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Abstract: Petrophysical Characterization of Middle Pliocene Reservoirs, Guneshli Field, Caspian Sea, Azerbaijan

Craig Adams, Socar Bakhram Gousseinov

Guneshli Field is one of several large fields on the Apsheron Ridge, a bathymetric and structural high, separating the North and South Caspian deeps. In total this trend contains more than 4 billion barrels of oil equivalent. The main reservoir is the Middle Pliocene Productive Series which is interpreted as a series of stacked wave dominated deltas.

Reservoirs are fine to very-fine-grained sublitharenites to feldspathic litharenites with excellent well-connected macro and meso pore systems. Porosity and permeability are texturally controlled due to depositional energy and provenance (as opposed to diagenetically controlled) primarily by grain size, sorting and percent of ductile shale rock fragments. Rarely, carbonate cement partially occludes primary pores.

Six main lithofacies were recognized in core and described according to pore throat geometry and flow unit characteristics. Porosity, permeability, and mercury injection capillary pressure data were collected on reservoir and seal rocks. These data were used to define pore throat size distribution, hydrocarbon column height, sealing capacity, and irreducible water saturation for each facies.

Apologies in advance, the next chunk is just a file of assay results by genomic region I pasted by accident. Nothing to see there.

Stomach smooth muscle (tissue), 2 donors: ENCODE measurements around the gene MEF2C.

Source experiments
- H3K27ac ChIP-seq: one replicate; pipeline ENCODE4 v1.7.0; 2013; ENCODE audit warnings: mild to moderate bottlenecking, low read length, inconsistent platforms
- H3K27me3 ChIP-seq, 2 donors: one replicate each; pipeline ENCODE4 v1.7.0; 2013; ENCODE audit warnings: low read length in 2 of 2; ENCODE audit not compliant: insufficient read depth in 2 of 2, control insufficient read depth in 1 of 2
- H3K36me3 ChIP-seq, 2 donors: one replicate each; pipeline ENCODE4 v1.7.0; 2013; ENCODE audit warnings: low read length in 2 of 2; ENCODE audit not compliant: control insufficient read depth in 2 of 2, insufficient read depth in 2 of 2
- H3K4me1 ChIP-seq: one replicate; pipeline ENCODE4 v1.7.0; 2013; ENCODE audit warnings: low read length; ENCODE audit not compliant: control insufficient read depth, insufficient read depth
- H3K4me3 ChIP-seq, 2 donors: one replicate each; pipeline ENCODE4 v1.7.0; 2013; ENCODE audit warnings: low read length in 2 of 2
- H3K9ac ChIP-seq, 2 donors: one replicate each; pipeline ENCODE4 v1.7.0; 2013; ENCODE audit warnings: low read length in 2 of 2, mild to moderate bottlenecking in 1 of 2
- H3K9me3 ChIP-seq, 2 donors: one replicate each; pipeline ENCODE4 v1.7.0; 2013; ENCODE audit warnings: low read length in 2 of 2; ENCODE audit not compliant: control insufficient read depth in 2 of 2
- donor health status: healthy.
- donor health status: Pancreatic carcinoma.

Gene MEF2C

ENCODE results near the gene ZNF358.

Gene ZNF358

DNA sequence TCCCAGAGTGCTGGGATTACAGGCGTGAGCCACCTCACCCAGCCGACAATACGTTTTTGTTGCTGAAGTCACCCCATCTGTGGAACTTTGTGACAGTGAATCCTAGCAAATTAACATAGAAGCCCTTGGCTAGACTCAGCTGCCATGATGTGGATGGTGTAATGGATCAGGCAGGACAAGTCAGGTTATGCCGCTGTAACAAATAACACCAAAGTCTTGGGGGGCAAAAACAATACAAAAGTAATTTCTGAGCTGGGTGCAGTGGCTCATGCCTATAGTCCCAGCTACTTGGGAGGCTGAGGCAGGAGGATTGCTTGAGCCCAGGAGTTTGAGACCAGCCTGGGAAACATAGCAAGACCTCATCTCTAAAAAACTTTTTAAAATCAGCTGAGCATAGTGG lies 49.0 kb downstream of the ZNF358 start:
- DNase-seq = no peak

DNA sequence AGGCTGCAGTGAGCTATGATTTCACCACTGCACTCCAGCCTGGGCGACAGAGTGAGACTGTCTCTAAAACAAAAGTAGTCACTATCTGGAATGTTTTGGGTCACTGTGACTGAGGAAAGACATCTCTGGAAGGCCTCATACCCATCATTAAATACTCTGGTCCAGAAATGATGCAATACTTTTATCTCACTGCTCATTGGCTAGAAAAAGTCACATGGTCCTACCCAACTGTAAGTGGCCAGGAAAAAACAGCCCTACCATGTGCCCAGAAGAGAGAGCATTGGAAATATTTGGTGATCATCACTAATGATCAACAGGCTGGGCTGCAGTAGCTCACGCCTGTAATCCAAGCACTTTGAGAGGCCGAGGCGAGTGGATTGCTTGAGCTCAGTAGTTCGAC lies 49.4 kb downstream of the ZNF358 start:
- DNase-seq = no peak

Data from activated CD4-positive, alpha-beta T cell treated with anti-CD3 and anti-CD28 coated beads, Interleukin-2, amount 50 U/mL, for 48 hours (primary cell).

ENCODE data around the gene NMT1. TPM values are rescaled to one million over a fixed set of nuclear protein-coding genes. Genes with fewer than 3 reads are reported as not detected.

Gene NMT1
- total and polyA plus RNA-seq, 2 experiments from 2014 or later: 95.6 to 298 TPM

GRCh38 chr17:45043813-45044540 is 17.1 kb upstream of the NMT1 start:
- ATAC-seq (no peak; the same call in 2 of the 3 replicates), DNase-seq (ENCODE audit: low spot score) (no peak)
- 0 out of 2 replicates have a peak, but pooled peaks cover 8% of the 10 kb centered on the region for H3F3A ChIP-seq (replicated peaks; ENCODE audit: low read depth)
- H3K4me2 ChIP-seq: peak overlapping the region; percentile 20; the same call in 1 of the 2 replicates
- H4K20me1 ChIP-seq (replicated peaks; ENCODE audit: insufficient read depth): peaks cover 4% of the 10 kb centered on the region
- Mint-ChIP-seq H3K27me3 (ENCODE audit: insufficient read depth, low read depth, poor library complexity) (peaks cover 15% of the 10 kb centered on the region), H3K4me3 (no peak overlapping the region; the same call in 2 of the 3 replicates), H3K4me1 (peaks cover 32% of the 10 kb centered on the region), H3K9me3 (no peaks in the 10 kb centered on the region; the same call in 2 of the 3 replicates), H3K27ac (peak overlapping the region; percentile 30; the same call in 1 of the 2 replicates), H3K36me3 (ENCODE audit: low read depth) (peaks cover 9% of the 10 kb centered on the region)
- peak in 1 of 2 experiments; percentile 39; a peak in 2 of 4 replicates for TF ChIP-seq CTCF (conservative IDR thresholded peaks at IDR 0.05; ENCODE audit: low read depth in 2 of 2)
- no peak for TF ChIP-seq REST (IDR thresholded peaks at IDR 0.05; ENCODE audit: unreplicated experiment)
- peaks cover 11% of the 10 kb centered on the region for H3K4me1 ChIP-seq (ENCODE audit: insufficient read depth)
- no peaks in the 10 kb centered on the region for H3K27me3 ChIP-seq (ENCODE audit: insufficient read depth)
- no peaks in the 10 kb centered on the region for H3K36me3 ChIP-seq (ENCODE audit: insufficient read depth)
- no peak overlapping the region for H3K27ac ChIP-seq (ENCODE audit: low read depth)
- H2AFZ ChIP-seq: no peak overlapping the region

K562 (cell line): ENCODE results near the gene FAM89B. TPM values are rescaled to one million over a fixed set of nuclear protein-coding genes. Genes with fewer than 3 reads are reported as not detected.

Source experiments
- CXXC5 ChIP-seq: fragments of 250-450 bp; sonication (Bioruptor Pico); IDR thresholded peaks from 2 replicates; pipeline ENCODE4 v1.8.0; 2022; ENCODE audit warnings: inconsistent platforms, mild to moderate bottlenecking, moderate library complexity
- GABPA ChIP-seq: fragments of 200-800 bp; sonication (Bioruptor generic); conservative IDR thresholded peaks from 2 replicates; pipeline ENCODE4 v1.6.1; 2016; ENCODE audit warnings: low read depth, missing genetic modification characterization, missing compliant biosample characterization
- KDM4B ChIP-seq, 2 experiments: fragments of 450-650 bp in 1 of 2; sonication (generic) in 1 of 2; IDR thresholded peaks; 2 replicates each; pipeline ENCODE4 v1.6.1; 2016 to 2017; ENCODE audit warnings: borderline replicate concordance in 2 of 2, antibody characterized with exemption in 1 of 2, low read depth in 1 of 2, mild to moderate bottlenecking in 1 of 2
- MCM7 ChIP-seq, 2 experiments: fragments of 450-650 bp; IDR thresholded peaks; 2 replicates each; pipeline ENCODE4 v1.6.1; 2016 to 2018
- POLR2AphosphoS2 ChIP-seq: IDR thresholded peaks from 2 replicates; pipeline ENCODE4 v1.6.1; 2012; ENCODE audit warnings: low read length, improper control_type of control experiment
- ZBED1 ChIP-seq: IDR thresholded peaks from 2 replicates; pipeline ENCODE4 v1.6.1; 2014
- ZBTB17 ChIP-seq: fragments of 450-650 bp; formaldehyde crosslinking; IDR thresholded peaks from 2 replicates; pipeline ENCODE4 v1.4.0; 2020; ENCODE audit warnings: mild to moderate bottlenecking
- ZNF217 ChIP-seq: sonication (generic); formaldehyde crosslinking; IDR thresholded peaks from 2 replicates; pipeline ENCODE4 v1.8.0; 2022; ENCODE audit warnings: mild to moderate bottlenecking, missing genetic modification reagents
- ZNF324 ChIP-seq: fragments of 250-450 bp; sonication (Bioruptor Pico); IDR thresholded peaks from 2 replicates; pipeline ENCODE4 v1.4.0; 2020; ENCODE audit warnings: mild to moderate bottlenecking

Porosity and permeability tests on reservoir samples at increasing confining stress conditions show only minor reductions in porosity and permeability. Permeability of poorly consolidated sands, in the absence of conventional plugs, can be estimated from mercury injection data on core chips or cuttings and from grain size data.

Reservoir simulation models suggest Guneshli reservoirs have good displacement characteristics and are good waterflood candidates, with recovery being as high as 40% of the original oil-in-place.

AAPG Search and Discovery Article #90956©1995 AAPG International Convention and Exposition Meeting, Nice, France